3. Confident: Undoubtedly God wants us to be confident about some things, but I’ve noticed that those things are always centered on Him. He wants us to know that we can come “boldly” before His throne of grace; that He will never leave us, nor forsake us; and that He works all things to the good of those who love Him and are called to His purposes.  The problem with confidence is when it drifts from who He is and what’s He’s accomplished for us to who we think we are and what we want to accomplish.  While God has indeed given us good gifts, our confidence cannot be in the quality of those gifts, but in His willingness to work through them.  A common term for misplaced confidence is pride, which inevitably invites God’s resistance.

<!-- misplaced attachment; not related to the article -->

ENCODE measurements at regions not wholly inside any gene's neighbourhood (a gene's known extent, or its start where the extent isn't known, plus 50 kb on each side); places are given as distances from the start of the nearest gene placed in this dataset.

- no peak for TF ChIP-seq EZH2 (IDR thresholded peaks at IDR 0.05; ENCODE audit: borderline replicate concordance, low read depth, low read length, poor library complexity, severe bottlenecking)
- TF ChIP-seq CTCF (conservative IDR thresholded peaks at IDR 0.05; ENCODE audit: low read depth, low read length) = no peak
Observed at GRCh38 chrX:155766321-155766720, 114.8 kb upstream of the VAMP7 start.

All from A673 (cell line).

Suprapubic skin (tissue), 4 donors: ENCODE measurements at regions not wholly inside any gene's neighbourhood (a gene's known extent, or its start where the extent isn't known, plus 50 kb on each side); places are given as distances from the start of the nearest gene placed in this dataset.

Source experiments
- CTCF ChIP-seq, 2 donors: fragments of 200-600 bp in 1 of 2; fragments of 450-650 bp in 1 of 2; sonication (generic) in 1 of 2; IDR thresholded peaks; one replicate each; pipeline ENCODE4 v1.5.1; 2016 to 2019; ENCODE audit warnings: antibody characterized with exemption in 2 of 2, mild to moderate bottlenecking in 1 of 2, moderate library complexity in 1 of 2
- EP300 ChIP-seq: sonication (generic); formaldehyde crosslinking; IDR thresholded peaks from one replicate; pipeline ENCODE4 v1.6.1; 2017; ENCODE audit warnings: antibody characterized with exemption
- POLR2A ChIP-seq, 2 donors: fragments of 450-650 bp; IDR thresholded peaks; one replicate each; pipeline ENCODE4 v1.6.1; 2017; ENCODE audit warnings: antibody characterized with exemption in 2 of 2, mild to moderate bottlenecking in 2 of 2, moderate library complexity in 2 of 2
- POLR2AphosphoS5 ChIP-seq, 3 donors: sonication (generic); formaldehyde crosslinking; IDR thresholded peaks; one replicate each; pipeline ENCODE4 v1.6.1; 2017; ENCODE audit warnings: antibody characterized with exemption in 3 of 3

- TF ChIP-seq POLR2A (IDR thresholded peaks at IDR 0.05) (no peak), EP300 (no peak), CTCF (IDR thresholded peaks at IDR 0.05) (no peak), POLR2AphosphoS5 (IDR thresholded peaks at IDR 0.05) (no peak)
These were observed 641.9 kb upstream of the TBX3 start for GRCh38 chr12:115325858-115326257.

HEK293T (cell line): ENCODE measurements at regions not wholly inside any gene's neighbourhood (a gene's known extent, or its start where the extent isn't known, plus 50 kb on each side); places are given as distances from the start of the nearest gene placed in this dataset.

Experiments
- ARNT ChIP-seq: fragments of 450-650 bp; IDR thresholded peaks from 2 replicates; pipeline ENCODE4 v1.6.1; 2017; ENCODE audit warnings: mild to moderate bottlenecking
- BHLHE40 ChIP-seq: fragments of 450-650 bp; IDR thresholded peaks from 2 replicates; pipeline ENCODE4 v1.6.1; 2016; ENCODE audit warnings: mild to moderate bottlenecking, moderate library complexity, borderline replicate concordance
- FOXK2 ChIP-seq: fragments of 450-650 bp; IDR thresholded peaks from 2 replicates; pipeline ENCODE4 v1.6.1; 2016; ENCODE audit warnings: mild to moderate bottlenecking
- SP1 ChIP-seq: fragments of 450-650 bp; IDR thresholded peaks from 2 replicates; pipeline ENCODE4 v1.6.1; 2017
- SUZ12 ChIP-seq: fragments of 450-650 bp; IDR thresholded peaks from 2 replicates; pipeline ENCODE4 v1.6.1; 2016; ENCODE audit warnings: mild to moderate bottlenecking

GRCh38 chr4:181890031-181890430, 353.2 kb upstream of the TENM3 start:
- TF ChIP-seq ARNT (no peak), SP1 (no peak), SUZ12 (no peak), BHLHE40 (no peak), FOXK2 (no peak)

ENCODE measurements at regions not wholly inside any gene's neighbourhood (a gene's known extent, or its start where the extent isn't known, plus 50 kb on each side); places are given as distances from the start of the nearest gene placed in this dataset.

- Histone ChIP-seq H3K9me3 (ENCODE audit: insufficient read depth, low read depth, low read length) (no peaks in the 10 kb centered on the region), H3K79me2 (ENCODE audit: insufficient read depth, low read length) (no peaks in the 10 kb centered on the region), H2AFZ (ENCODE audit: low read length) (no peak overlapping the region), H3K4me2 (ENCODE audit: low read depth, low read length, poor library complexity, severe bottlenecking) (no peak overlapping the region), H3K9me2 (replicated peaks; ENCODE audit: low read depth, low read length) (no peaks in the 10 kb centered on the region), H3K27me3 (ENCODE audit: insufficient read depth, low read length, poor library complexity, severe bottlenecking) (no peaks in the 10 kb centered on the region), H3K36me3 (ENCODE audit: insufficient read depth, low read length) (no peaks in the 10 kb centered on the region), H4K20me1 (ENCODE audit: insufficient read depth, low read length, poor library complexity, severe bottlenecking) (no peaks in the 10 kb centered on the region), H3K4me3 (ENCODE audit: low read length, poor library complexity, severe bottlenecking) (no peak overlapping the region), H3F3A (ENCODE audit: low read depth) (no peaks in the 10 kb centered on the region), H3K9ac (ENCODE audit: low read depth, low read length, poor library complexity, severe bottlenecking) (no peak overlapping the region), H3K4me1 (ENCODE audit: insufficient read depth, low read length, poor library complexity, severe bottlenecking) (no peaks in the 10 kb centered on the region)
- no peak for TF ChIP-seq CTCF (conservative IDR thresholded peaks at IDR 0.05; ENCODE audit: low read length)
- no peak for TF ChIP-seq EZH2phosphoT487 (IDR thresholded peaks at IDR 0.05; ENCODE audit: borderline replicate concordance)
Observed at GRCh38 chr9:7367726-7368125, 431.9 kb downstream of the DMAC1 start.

4. Charismatic: One of the most misleading images in all of Christendom is the representation of Satan as a little horned creature with a pitchfork.  The Bible says that our enemy comes disguised as an angel of light; that false prophets, performing signs & wonders, will deceive many; and that when the Anti-Christ comes, he will initially be perceived as a man of peace.  The idea that evil will present itself in a way that is repugnant to us is foolishness and yet there seems to be an increasing willingness in our culture to place our confidence in those whose appearance is attractive and whose words seem compelling.  Recent history is littered with examples of persona and personality eclipsing issues of character; but character is at the heart of God’s plan for us.  The Bible says that it is the destiny of every Believer to be transformed into the image of Christ and that the fruit of God’s Spirit dwelling within us is Christ’s character being revealed through us.  For a follower of Jesus Christ, an attractive appearance, an engaging personality and a persuasive argument, are hardly qualifications for leadership; ultimately it is the character of Christ that is the essential trait.